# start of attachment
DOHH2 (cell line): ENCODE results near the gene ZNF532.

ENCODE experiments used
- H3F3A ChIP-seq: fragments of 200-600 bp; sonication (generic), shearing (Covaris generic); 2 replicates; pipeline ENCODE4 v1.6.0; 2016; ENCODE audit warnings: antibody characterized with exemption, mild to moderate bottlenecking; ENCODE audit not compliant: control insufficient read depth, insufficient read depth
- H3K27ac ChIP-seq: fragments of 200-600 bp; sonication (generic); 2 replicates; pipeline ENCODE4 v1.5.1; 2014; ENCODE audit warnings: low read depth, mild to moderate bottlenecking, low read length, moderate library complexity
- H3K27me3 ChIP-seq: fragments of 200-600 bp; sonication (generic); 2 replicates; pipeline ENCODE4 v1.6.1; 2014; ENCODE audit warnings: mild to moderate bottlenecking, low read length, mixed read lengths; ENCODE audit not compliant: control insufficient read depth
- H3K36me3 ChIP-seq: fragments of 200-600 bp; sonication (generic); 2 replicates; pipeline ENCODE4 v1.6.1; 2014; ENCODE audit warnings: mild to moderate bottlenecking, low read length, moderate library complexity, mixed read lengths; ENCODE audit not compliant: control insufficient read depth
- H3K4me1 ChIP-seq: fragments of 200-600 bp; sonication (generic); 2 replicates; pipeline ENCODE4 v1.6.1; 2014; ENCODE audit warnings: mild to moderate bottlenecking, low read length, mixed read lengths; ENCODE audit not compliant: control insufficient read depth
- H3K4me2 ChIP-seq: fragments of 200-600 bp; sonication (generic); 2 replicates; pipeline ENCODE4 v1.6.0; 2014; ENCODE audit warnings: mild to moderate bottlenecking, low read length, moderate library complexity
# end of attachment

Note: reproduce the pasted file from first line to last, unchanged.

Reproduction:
DOHH2 (cell line): ENCODE results near the gene ZNF532.

ENCODE experiments used
- H3F3A ChIP-seq: fragments of 200-600 bp; sonication (generic), shearing (Covaris generic); 2 replicates; pipeline ENCODE4 v1.6.0; 2016; ENCODE audit warnings: antibody characterized with exemption, mild to moderate bottlenecking; ENCODE audit not compliant: control insufficient read depth, insufficient read depth
- H3K27ac ChIP-seq: fragments of 200-600 bp; sonication (generic); 2 replicates; pipeline ENCODE4 v1.5.1; 2014; ENCODE audit warnings: low read depth, mild to moderate bottlenecking, low read length, moderate library complexity
- H3K27me3 ChIP-seq: fragments of 200-600 bp; sonication (generic); 2 replicates; pipeline ENCODE4 v1.6.1; 2014; ENCODE audit warnings: mild to moderate bottlenecking, low read length, mixed read lengths; ENCODE audit not compliant: control insufficient read depth
- H3K36me3 ChIP-seq: fragments of 200-600 bp; sonication (generic); 2 replicates; pipeline ENCODE4 v1.6.1; 2014; ENCODE audit warnings: mild to moderate bottlenecking, low read length, moderate library complexity, mixed read lengths; ENCODE audit not compliant: control insufficient read depth
- H3K4me1 ChIP-seq: fragments of 200-600 bp; sonication (generic); 2 replicates; pipeline ENCODE4 v1.6.1; 2014; ENCODE audit warnings: mild to moderate bottlenecking, low read length, mixed read lengths; ENCODE audit not compliant: control insufficient read depth
- H3K4me2 ChIP-seq: fragments of 200-600 bp; sonication (generic); 2 replicates; pipeline ENCODE4 v1.6.0; 2014; ENCODE audit warnings: mild to moderate bottlenecking, low read length, moderate library complexity